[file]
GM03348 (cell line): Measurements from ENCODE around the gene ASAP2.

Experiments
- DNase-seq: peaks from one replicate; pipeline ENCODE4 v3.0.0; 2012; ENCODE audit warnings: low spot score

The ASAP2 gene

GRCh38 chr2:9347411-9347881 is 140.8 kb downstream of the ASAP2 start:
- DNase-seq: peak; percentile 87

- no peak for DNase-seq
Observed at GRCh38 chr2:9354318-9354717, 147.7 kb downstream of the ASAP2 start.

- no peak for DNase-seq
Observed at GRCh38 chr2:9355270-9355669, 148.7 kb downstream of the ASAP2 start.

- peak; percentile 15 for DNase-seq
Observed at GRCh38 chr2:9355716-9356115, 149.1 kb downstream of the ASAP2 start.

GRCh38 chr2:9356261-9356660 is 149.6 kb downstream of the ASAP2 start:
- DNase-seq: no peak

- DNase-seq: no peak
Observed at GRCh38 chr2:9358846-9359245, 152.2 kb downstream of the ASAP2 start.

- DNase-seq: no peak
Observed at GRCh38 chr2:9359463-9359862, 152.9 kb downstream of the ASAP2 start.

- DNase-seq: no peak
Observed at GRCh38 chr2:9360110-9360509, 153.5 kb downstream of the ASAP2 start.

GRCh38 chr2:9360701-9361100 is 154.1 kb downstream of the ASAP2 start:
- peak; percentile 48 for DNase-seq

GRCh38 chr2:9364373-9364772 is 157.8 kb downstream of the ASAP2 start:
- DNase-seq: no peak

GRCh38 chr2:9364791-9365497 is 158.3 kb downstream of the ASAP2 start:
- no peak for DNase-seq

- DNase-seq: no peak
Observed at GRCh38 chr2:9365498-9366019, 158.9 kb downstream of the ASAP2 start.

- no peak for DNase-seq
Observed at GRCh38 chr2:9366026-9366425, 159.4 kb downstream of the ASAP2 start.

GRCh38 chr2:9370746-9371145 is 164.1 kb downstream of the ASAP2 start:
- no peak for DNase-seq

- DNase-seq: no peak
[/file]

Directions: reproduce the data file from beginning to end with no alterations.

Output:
GM03348 (cell line): Measurements from ENCODE around the gene ASAP2.

Experiments
- DNase-seq: peaks from one replicate; pipeline ENCODE4 v3.0.0; 2012; ENCODE audit warnings: low spot score

The ASAP2 gene

GRCh38 chr2:9347411-9347881 is 140.8 kb downstream of the ASAP2 start:
- DNase-seq: peak; percentile 87

- no peak for DNase-seq
Observed at GRCh38 chr2:9354318-9354717, 147.7 kb downstream of the ASAP2 start.

- no peak for DNase-seq
Observed at GRCh38 chr2:9355270-9355669, 148.7 kb downstream of the ASAP2 start.

- peak; percentile 15 for DNase-seq
Observed at GRCh38 chr2:9355716-9356115, 149.1 kb downstream of the ASAP2 start.

GRCh38 chr2:9356261-9356660 is 149.6 kb downstream of the ASAP2 start:
- DNase-seq: no peak

- DNase-seq: no peak
Observed at GRCh38 chr2:9358846-9359245, 152.2 kb downstream of the ASAP2 start.

- DNase-seq: no peak
Observed at GRCh38 chr2:9359463-9359862, 152.9 kb downstream of the ASAP2 start.

- DNase-seq: no peak
Observed at GRCh38 chr2:9360110-9360509, 153.5 kb downstream of the ASAP2 start.

GRCh38 chr2:9360701-9361100 is 154.1 kb downstream of the ASAP2 start:
- peak; percentile 48 for DNase-seq

GRCh38 chr2:9364373-9364772 is 157.8 kb downstream of the ASAP2 start:
- DNase-seq: no peak

GRCh38 chr2:9364791-9365497 is 158.3 kb downstream of the ASAP2 start:
- no peak for DNase-seq

- DNase-seq: no peak
Observed at GRCh38 chr2:9365498-9366019, 158.9 kb downstream of the ASAP2 start.

- no peak for DNase-seq
Observed at GRCh38 chr2:9366026-9366425, 159.4 kb downstream of the ASAP2 start.

GRCh38 chr2:9370746-9371145 is 164.1 kb downstream of the ASAP2 start:
- no peak for DNase-seq

- DNase-seq: no peak